Glass half full

Last Updated: Fri, Feb 08, 2013 04:54 hrs

The lower-than-expected gross domestic product (GDP) growth estimates for FY13 by the Central Statistical Organisation (CSO) is a glass half full for the market. While on the one hand it signals the economic slowdown is more pronounced and widespread than expected, on the other it means economic growth has probably bottomed out and the beginning of recovery can be expected next financial year. The shocker from CSO also raises the prospects for lower headline inflation and monetary easing by the central bank, both good news for equity investors who bet on the future and discount the past. This would explain the stock market's muted response to the CSO estimates.

The optimism is based on actual GDP growth in the first half of FY13 and the growth estimates for next financial year. The economy grew 5.4 per cent during April-September 2012 and is expected to expand 6-6.5 per cent next year, according to various estimates. For the CSO estimate to be true, economic growth is likely to be around 4.5 per cent during the second half. This hints at a U-shaped recovery, beginning FY14. "There's nothing new in the CSO estimates that warrants a downward revision in our growth estimates for FY14. The economy is bottoming out; there will be a recovery," says Sujan Hajra, chief economist, Anand Rathi Financial Services.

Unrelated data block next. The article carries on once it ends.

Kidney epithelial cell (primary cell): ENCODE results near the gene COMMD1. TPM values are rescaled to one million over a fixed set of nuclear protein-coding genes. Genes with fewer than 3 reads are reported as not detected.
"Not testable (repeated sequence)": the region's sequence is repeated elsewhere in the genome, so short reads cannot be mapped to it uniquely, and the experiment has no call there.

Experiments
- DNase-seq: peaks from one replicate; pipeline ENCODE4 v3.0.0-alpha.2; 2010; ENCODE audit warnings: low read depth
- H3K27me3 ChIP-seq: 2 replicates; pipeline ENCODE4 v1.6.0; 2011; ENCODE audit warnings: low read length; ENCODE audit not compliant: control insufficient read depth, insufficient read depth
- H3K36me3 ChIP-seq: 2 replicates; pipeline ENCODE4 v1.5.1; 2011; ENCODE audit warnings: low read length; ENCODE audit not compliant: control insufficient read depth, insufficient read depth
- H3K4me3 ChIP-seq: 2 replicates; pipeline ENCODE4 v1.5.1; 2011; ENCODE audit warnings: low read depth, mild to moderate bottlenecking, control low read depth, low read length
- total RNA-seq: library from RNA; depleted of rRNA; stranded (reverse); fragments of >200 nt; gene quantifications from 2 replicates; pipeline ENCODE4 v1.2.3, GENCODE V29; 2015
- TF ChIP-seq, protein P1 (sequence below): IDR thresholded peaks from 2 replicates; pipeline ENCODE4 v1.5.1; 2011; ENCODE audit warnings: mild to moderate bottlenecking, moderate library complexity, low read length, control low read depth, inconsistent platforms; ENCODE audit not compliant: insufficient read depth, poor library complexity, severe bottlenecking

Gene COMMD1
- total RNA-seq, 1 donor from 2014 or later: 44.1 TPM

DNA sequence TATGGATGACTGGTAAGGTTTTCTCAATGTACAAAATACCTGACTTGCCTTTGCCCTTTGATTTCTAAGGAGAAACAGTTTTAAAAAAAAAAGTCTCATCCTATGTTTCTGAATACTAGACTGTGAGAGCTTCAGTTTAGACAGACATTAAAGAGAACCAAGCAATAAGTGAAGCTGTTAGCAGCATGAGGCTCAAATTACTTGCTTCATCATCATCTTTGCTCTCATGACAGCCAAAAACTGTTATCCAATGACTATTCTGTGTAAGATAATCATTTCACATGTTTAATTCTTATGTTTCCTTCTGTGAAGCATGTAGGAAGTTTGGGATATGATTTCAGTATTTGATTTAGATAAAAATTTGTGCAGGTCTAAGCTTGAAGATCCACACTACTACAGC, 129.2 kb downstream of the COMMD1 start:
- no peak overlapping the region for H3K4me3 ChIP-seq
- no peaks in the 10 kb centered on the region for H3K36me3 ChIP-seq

He also questions the CSO estimates and expects a positive surprise when the actual numbers come out later this year. "For CSO numbers to match, the growth in construction and business & personal services during the second half of F13 should be a fraction of the growth witnessed in the first half. This doesn't sound plausible, given the on-ground activity," says Hajra. He expects the economy to expand 5.5 per cent this year.

Madan Sabnavis, chief economist of CARE Ratings, says CSO has been conservative. "The numbers for the services sector are shockingly low but is in line with a slowdown in economic activity visible on ground," he says. Some are, however, not so hopeful. The CSO estimates, they say, confirm their worst fears about the economy. "The estimates have just confirmed what other lead indicators such as automobile sales, exports and banking statistics were pointing towards. The investment cycle has come to half and consumption demand is decelerating," says Raju Bhinge, chief executive, Tata Strategic Management Group. He sees a sub-five per cent growth for many quarters, unless some dramatic steps are announced in the coming Union Budget.

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